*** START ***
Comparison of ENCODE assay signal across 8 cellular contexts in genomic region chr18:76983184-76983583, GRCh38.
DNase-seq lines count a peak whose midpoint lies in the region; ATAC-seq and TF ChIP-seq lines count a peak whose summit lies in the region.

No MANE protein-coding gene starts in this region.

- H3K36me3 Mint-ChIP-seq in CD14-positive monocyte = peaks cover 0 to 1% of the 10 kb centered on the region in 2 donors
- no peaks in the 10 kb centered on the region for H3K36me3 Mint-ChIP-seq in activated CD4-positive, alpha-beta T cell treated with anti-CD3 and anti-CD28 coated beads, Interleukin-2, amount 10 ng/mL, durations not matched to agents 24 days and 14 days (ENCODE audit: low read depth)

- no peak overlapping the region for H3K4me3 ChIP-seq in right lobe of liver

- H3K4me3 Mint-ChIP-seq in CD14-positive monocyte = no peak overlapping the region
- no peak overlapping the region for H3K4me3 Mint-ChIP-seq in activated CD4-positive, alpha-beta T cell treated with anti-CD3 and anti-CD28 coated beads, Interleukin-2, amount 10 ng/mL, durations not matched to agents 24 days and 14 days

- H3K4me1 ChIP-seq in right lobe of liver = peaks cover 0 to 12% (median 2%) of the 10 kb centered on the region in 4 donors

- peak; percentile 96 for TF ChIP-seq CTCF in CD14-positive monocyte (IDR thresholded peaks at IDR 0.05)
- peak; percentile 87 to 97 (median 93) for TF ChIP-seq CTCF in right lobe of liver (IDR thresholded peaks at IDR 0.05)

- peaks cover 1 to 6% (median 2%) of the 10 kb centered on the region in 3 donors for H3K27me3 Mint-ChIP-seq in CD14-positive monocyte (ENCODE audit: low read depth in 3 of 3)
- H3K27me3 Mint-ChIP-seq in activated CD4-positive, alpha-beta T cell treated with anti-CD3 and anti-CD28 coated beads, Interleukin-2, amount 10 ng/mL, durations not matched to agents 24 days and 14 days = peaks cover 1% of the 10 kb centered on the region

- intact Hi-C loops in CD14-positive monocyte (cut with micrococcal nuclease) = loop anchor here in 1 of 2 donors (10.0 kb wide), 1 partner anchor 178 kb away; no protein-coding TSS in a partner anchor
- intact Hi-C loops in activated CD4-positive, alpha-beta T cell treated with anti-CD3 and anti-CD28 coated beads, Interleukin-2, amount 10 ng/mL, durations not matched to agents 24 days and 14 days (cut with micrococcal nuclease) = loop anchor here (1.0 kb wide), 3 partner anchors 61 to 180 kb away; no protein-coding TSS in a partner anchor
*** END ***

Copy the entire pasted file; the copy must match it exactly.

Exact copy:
Comparison of ENCODE assay signal across 8 cellular contexts in genomic region chr18:76983184-76983583, GRCh38.
DNase-seq lines count a peak whose midpoint lies in the region; ATAC-seq and TF ChIP-seq lines count a peak whose summit lies in the region.

No MANE protein-coding gene starts in this region.

- H3K36me3 Mint-ChIP-seq in CD14-positive monocyte = peaks cover 0 to 1% of the 10 kb centered on the region in 2 donors
- no peaks in the 10 kb centered on the region for H3K36me3 Mint-ChIP-seq in activated CD4-positive, alpha-beta T cell treated with anti-CD3 and anti-CD28 coated beads, Interleukin-2, amount 10 ng/mL, durations not matched to agents 24 days and 14 days (ENCODE audit: low read depth)

- no peak overlapping the region for H3K4me3 ChIP-seq in right lobe of liver

- H3K4me3 Mint-ChIP-seq in CD14-positive monocyte = no peak overlapping the region
- no peak overlapping the region for H3K4me3 Mint-ChIP-seq in activated CD4-positive, alpha-beta T cell treated with anti-CD3 and anti-CD28 coated beads, Interleukin-2, amount 10 ng/mL, durations not matched to agents 24 days and 14 days

- H3K4me1 ChIP-seq in right lobe of liver = peaks cover 0 to 12% (median 2%) of the 10 kb centered on the region in 4 donors

- peak; percentile 96 for TF ChIP-seq CTCF in CD14-positive monocyte (IDR thresholded peaks at IDR 0.05)
- peak; percentile 87 to 97 (median 93) for TF ChIP-seq CTCF in right lobe of liver (IDR thresholded peaks at IDR 0.05)

- peaks cover 1 to 6% (median 2%) of the 10 kb centered on the region in 3 donors for H3K27me3 Mint-ChIP-seq in CD14-positive monocyte (ENCODE audit: low read depth in 3 of 3)
- H3K27me3 Mint-ChIP-seq in activated CD4-positive, alpha-beta T cell treated with anti-CD3 and anti-CD28 coated beads, Interleukin-2, amount 10 ng/mL, durations not matched to agents 24 days and 14 days = peaks cover 1% of the 10 kb centered on the region

- intact Hi-C loops in CD14-positive monocyte (cut with micrococcal nuclease) = loop anchor here in 1 of 2 donors (10.0 kb wide), 1 partner anchor 178 kb away; no protein-coding TSS in a partner anchor
- intact Hi-C loops in activated CD4-positive, alpha-beta T cell treated with anti-CD3 and anti-CD28 coated beads, Interleukin-2, amount 10 ng/mL, durations not matched to agents 24 days and 14 days (cut with micrococcal nuclease) = loop anchor here (1.0 kb wide), 3 partner anchors 61 to 180 kb away; no protein-coding TSS in a partner anchor